A Rope from the Sky by Zach Vertin

A Rope from the Sky by Zach Vertin

Author:Zach Vertin
Language: eng
Format: epub
Publisher: Pegasus Books
Published: 2018-10-25T16:00:00+00:00



“War is the continuation of politics by other means.”

— Carl von Clausewitz, On War, 1832


I, General Salva Kiir Mayardit, do hereby issue this republican decree,” the radio announcer began, reciting the president’s words. It was a familiar start to an executive order, dictates which often concerned matters of benign administration. Those lending one ear to scratchy radio broadcasts in mechanics’ garages, church rectories, and market stalls might normally tune out at this stage. Not today. It was Tuesday, July 23, 2013, and the man on the radio was about to deliver a bombshell.

Decree No. 49, the radio announcer continued, was “for the relief of Dr. Riek Machar as Vice President of the Republic.” Those half-listening turned their heads in surprise and reached for the volume knobs on their radios. Before the stunning announcement could sink in, the announcer began reciting another decree. Salva and his new circle of advisers had prepared not one but four sweeping orders to be issued that day. Decrees 50 and 51 relieved “All National Ministers of the Government,” and their deputies. The final order, the announcer explained, came under Salva’s signature as SPLM Chairman: “Suspension and Formation of the Committee to Investigate Secretary General, Comrade Pagan Amum.” In one fell swoop, the 55 most powerful government officials in South Sudan had been sacked.

The president’s office was peppered with questions, and his lieutenants attempted to downplay the action as a normal cabinet “reshuffle.” But as they spoke, army units were fanning out across the city to pre-empt any reactions. There was no camouflaging the enormity of the day’s political massacre.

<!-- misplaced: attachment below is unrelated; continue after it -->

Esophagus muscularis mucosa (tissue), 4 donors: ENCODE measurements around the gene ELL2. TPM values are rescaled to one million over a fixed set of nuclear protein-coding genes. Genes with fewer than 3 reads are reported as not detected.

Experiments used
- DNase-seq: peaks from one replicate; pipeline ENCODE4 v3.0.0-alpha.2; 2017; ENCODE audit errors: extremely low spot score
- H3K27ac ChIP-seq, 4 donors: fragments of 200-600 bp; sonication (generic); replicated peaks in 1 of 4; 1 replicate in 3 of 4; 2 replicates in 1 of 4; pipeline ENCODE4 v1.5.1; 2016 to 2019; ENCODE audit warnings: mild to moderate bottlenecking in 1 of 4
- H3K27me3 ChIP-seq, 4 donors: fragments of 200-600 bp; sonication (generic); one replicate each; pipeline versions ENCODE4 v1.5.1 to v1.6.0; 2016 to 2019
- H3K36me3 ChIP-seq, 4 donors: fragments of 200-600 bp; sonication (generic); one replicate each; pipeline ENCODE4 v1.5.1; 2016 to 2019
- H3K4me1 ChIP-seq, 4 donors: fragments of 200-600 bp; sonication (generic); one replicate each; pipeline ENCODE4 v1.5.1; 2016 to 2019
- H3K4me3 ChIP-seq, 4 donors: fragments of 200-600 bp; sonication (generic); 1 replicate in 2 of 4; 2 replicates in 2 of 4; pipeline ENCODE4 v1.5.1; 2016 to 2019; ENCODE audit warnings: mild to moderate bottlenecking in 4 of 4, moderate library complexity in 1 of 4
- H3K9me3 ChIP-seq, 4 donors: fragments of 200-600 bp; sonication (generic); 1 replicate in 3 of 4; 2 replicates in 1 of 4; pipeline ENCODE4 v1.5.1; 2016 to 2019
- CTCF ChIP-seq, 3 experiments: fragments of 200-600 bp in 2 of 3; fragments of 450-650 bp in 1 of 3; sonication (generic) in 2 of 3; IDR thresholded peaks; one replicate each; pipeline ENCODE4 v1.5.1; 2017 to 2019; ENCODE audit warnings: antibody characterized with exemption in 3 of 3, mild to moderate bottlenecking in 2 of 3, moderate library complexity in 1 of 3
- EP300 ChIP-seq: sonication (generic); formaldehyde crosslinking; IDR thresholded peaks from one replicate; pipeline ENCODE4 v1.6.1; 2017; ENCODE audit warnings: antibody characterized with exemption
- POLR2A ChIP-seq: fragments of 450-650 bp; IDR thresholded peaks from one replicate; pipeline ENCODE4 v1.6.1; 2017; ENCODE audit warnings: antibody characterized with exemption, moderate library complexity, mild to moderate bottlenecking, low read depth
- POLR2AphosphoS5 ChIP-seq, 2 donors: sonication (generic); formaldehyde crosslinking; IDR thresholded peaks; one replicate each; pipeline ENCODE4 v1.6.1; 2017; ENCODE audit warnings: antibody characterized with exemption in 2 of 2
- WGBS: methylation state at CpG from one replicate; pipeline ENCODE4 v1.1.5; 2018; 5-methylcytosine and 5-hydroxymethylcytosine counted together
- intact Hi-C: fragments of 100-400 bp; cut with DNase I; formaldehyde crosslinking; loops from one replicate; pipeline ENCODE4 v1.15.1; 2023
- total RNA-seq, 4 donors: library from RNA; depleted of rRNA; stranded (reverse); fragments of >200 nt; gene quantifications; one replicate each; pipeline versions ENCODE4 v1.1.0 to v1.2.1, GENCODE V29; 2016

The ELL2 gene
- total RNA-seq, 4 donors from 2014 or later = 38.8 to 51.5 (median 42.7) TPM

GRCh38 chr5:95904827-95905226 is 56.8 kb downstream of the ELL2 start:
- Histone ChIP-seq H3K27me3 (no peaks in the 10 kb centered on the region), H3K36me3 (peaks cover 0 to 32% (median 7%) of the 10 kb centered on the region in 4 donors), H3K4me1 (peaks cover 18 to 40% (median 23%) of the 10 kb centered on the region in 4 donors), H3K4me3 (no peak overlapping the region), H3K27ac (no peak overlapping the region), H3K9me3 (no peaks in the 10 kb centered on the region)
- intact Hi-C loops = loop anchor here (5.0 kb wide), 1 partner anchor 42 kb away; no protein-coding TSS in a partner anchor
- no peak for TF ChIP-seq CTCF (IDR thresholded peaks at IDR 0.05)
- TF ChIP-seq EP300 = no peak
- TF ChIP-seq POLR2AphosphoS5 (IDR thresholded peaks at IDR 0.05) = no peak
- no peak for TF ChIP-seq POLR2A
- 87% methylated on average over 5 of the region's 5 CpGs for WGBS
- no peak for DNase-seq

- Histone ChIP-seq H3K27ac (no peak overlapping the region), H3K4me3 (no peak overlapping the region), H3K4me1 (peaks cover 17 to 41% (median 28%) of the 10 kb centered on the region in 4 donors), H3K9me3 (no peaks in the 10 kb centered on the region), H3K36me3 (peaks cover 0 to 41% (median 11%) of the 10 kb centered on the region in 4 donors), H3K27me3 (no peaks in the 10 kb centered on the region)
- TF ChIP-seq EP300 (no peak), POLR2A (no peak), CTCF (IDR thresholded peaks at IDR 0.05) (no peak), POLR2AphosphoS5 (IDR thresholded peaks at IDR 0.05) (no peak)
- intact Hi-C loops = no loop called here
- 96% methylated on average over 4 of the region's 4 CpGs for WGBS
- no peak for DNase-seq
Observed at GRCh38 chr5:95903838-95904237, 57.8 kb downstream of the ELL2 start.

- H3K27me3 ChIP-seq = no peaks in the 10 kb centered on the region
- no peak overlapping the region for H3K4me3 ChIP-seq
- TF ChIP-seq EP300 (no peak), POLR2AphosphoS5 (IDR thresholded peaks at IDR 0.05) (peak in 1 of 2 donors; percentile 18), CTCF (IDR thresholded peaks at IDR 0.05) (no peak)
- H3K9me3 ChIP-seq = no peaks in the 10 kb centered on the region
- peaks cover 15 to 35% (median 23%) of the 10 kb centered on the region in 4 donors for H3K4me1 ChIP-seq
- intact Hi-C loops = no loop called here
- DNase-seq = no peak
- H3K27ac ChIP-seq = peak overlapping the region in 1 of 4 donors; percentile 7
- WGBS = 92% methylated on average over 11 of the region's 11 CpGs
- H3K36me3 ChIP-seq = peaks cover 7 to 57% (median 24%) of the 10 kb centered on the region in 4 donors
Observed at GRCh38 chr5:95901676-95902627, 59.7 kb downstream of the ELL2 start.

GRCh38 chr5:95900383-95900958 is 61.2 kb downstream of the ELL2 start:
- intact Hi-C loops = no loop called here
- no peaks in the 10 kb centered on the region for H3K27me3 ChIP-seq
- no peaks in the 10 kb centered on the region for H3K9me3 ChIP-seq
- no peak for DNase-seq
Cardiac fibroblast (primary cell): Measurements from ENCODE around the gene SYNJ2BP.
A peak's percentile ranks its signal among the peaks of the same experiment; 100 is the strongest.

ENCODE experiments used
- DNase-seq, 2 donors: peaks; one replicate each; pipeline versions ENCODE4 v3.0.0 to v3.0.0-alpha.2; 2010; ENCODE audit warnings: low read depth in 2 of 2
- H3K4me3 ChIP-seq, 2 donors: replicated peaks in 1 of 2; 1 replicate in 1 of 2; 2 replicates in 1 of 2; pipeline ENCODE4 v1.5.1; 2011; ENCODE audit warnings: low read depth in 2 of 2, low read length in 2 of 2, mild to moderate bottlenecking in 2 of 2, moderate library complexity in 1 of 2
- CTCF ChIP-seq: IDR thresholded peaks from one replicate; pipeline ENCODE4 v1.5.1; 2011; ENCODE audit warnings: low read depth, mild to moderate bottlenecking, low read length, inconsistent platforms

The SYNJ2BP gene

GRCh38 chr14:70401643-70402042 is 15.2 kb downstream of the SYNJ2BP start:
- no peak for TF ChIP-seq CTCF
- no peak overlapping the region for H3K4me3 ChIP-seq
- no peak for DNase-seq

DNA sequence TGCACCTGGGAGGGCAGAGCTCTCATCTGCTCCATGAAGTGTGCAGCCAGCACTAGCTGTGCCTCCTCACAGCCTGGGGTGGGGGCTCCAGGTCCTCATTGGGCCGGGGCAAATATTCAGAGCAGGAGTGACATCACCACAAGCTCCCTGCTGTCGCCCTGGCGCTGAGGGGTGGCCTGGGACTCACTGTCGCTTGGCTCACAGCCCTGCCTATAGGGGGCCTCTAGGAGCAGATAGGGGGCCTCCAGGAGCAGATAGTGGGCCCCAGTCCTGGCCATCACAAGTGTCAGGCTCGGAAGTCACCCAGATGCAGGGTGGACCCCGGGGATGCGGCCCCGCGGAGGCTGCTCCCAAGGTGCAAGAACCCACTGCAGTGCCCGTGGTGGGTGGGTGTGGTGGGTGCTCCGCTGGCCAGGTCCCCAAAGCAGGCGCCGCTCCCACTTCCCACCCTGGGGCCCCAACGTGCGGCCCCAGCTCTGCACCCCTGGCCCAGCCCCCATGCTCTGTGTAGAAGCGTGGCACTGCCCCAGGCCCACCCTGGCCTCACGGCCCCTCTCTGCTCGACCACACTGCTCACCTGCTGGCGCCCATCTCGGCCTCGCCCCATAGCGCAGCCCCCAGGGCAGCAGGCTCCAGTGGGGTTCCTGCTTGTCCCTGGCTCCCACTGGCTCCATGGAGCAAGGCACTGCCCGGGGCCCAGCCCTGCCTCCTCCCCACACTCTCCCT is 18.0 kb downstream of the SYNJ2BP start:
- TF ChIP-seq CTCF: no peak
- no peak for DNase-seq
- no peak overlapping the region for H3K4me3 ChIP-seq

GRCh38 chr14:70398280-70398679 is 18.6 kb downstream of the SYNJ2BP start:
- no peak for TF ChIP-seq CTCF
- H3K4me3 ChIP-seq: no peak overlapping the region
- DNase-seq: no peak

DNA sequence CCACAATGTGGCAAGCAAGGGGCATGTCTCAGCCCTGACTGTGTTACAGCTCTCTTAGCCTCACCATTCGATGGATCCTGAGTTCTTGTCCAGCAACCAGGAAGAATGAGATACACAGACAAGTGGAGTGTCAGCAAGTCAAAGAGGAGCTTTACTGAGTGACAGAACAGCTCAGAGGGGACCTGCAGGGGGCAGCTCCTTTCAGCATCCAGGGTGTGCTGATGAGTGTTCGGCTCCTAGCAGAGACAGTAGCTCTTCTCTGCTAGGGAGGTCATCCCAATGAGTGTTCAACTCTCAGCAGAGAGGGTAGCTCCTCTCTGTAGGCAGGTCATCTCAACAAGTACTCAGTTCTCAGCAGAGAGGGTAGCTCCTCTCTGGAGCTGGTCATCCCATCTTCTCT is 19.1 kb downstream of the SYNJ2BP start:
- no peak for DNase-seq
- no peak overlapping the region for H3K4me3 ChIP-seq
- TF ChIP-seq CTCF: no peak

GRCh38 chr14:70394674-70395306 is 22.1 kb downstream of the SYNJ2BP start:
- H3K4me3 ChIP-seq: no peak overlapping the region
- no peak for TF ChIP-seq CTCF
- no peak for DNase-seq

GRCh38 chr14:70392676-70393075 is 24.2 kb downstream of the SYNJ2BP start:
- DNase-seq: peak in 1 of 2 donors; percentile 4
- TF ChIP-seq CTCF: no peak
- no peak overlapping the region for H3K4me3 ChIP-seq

Months of internal discord had preceded the day’s provocative announcements, as a fight for control of the SPLM was in high gear. In response to agitation from party challengers, Salva had played defense by going on offense: he canceled meetings of the SPLM’s highest organs, dismissed state governors and army generals, and suspended high-profile ministers on account of perceived disloyalty. He used government funds and positions to shore up support inside a divided party and tighten his hold on state governments. Opponents had cried foul at what appeared to be an increasingly authoritarian drift in the world’s newest democracy.

As news of the vice president’s firing circulated, angry supporters gathered at his house, eager to take up arms against their president-turned-tyrant. Enough was enough, they argued. Friends and observers watching from afar held their breath, worried that South Sudan—having just celebrated its second anniversary—was about to explode.

From his seventh-floor office at the State Department in Washington’s Foggy Bottom neighborhood, Secretary of State John Kerry phoned Salva to appeal for restraint. Six blocks east at the White House, national security officials dialed Riek with the same message. Hours later, as tension in the capital city mounted, Secretary Kerry issued what would be a portentous statement: “The world is watching to see if South Sudan pursues the path of peace and prosperity, or the tragic path of violence and conflict that has characterized much of its past.


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